September 2016: Journal of Hypertension
Tien Wong
The vasculature in the retina can be viewed directly and non-invasively in vivo, offers a unique perspective of the human microvasculature, and therefore the ability to understand early changes, processes, pathways and consequences of hypertension. In the past 15 years, advances in high resolution digital retinal photography and automated or semi-automated computer image software have been applied to measure and quantify a variety of retinal microvascular parameter, including retinal arteriolar and venular caliber, tortuosity, branching patterns and fractal dimensions...
September 2016: Journal of Hypertension
ByungSu Yoo
Hypertension is the most common risk factor for systolic and diastolic heart failure. Based on population-attributable risks, hypertension has the greatest impact on the development of heart failure, accounting for 39% of HF events in men and 59% in women. Higher blood pressure, longer duration of hypertension and older age are associated with higher incidence of heart failure however, long term control of hypertension reduces the risk of heart failure. Thus current guideline pointed the hypertension as the single most important modifiable risk factor for heart failure...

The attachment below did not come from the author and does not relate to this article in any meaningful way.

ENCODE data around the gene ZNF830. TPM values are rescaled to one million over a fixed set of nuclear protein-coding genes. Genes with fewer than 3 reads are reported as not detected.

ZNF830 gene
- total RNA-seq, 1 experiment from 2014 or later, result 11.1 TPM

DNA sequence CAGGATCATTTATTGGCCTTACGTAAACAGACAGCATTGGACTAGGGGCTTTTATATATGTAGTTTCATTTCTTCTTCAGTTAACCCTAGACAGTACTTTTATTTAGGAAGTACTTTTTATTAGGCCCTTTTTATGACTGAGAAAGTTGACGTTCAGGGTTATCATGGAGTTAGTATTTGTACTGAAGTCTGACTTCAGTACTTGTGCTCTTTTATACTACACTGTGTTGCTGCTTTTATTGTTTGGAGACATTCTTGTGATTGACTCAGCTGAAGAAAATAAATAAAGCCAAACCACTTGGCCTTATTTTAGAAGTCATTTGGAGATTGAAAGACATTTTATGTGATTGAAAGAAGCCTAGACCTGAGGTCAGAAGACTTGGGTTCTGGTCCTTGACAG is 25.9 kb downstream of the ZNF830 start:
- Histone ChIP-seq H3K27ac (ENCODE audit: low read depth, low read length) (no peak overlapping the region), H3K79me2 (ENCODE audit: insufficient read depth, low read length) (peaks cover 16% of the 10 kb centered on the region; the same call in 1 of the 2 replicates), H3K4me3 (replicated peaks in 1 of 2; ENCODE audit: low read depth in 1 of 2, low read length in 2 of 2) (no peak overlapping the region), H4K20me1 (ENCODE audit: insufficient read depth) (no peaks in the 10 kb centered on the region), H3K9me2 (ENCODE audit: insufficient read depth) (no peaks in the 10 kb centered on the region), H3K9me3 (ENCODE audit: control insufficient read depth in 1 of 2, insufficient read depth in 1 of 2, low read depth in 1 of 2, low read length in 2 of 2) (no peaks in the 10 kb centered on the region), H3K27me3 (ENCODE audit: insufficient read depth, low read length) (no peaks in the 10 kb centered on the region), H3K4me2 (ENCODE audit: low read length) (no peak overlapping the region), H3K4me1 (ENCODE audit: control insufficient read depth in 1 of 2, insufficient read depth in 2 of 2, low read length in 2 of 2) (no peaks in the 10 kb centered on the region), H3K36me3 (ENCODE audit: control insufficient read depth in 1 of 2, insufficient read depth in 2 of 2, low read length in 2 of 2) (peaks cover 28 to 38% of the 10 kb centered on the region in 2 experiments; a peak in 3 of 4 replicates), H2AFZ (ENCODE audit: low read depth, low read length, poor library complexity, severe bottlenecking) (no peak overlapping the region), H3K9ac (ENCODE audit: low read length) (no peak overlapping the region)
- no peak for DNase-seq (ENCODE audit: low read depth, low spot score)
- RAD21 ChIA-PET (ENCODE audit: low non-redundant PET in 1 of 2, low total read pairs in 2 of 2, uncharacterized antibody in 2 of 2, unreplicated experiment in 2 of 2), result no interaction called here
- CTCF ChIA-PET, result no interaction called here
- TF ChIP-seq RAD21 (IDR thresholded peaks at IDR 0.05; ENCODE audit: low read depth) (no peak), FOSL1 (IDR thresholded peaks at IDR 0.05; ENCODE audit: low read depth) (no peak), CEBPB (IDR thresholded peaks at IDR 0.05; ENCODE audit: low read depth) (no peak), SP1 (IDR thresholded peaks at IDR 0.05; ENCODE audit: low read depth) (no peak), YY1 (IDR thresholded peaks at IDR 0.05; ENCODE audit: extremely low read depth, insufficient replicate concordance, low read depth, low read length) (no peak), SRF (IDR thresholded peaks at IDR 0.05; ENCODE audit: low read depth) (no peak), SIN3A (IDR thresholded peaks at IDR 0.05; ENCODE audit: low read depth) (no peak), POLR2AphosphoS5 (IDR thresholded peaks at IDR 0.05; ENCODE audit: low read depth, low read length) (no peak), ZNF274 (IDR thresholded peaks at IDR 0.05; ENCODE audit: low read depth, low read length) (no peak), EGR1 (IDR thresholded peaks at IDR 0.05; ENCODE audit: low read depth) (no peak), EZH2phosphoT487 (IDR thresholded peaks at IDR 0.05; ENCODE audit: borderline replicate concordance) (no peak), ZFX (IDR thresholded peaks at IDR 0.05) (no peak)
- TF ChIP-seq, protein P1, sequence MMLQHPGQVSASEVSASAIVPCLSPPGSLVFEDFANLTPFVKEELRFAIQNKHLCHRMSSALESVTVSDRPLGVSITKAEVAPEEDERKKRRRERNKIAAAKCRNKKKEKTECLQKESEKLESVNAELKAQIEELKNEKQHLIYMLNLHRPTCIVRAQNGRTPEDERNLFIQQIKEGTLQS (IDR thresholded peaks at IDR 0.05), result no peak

September 2016: Journal of Hypertension
Yook Chin Chia
: Many cardiovascular disease (CVD) risk prediction tools have been developed in an attempt to identify those at highest risk in order for them to benefit from interventional treatment. The first CVD risk tool that was developed was the coronary heart disease risk tool by the Framingham Heart Study in 1998 (1). However the Framingham Risk Score could overestimate (or underestimate) risk in populations other than the US population. Hence several other risk engines have also been developed, primarily for a better fit in the communities in which the tools are to be used (2, 3)...
September 2016: Journal of Hypertension
Yook Chin Chia
: Hypertension is the leading cause of mortality worldwide. It is highly prevalent throughout the world. Even in regions liike South-East Asia (SEA) which has been perceived to be less prone to cardiovascular diseases, the prevalence of hypertension has been reported to be around 35% (1). Awareness and control of hypertension in SEA is also low, both being less than 50% each (2).Control of hypertension is an interplay between patients, doctors and system factors. One of the reasons for poor control of hypertension is resistant hypertension...
September 2016: Journal of Hypertension